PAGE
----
OkCupid is looking a lot more like Tinder.

Look at two changes announced this month. First, messages land in a user’s inbox only once two people have indicated, via OkCupid’s site or app, that they like each other. And by the end of the year, daters will have to use their names on OkCupid, rather than usernames daters create for themselves.

A Dec. 11 blog post announcing the first change noted that “the entire dating landscape has shifted and opened up since OkCupid started back in 2004.” It sure has! Since then, dating apps such as Tinder, Hinge, Bumble and others have shaken up online dating — and all those apps require that two people indicate mutual interest before anyone sends a “heyyy” or a more thoughtful note.

This notion of establishing mutual interest before messaging might seem like common sense. But before Tinder debuted in 2012, online daters could send messages to anyone, which OkCupid calls “open messaging.” This can result in some users — especially heterosexual women — being inundated with messages. As OkCupid admits, open messaging can lead to a volume of initial messages that is “unmanageable, and at times unsettling,” for female users. Open messaging can also lead to women receiving more unwanted and harassing messages.

The second change appears to be more controversial. In Slate, Heather Schwedel writes that “requiring users to go by their real names seems like a way to open them up to more harassment, since bad actors will have an easier time identifying people and contacting them off the platform if they wish to.” Schwedel also took issue with how the tone of the blog post announcing the change made fun of its users and their quirky screen names.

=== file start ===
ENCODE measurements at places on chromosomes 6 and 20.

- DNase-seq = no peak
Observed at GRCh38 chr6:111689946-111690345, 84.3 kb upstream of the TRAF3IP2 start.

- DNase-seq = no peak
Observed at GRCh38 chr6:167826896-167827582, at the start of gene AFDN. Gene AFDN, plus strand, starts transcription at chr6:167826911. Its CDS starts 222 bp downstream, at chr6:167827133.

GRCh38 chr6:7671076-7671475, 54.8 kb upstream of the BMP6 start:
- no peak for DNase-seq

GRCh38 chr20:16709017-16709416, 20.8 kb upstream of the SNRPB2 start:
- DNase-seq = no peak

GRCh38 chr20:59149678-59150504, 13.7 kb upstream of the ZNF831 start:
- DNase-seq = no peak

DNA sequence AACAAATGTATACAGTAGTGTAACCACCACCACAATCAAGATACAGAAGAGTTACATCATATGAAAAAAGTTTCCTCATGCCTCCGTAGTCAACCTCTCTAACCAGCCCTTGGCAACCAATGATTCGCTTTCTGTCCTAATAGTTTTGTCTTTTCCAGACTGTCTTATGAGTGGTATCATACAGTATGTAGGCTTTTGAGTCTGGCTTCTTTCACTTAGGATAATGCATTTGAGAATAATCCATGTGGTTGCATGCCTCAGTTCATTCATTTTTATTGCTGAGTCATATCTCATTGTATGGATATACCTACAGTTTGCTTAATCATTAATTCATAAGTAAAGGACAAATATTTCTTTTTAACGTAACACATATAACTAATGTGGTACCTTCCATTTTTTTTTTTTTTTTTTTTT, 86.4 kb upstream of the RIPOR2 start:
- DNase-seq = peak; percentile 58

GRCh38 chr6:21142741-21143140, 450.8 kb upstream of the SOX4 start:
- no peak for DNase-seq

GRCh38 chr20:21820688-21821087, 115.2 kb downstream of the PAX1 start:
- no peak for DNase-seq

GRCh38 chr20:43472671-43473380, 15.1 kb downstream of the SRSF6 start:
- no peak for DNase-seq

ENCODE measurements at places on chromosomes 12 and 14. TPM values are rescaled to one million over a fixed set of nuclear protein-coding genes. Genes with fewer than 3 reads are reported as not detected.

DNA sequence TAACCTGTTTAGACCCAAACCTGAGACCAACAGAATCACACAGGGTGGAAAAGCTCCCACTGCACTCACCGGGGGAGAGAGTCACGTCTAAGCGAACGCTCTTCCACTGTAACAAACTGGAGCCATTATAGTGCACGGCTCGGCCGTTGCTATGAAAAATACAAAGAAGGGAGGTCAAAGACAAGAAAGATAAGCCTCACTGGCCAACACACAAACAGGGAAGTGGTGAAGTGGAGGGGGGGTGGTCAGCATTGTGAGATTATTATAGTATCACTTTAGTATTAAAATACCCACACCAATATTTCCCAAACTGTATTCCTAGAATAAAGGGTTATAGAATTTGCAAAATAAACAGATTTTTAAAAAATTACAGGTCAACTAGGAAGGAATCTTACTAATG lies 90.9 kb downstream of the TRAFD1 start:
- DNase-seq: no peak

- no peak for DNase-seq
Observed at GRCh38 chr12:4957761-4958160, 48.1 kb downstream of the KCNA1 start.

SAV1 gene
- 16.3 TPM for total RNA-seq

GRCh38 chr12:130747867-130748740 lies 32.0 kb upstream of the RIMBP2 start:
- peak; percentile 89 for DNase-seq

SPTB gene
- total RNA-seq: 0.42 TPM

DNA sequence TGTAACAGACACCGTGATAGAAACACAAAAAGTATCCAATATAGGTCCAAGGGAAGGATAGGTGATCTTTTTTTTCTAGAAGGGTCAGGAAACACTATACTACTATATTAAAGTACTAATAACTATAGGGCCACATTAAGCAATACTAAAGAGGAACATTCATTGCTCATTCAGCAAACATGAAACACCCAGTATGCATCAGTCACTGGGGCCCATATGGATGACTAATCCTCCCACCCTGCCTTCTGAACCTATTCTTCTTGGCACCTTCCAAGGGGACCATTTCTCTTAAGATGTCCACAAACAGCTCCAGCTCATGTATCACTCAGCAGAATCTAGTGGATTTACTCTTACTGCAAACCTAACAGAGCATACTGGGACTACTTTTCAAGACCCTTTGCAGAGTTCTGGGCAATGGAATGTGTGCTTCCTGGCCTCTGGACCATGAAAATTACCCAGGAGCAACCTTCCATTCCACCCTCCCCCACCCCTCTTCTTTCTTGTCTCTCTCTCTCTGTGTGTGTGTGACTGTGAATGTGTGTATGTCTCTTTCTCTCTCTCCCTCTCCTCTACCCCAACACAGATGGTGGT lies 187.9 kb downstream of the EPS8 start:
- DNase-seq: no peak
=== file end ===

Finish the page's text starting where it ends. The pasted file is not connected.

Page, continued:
Another concern is privacy, as some people choose OkCupid because they don’t want to be public about their sexual or gender orientation, or their relationship preferences. OkCupid has been a popular platform for people who are polyamorous or are in open relationships, for example. The anonymity can also feel safer for marginalized communities, such as trans individuals.

In OkCupid’s blog post announcing the end of usernames, it was unclear whether users would need to attach their legal names to their dating profiles. Amid the confusion, OkCupid tweeted out Friday that, in lieu of usernames like BigDaddyFlash916 or DaddyzPrincess29, nicknames or initials would be okay. So can BigDaddyFlash916 log on as BDF? Unclear.

It’s understandable why some users are upset. But OkCupid is merely trying to stay relevant in an online dating landscape where verification is more valuable than anonymity. Online dating has long been moving away from anonymity and toward more transparency. Dating apps such as Tinder not only require users to build profiles around their real first names, they’re also linked to a Facebook or other social media profile, displaying any mutual friends two users might have. Selective apps such as the League require that a user have a Facebook and LinkedIn profile.

There will always be a market for dating that’s more anonymous; it will just be up to someone else to create the next big thing.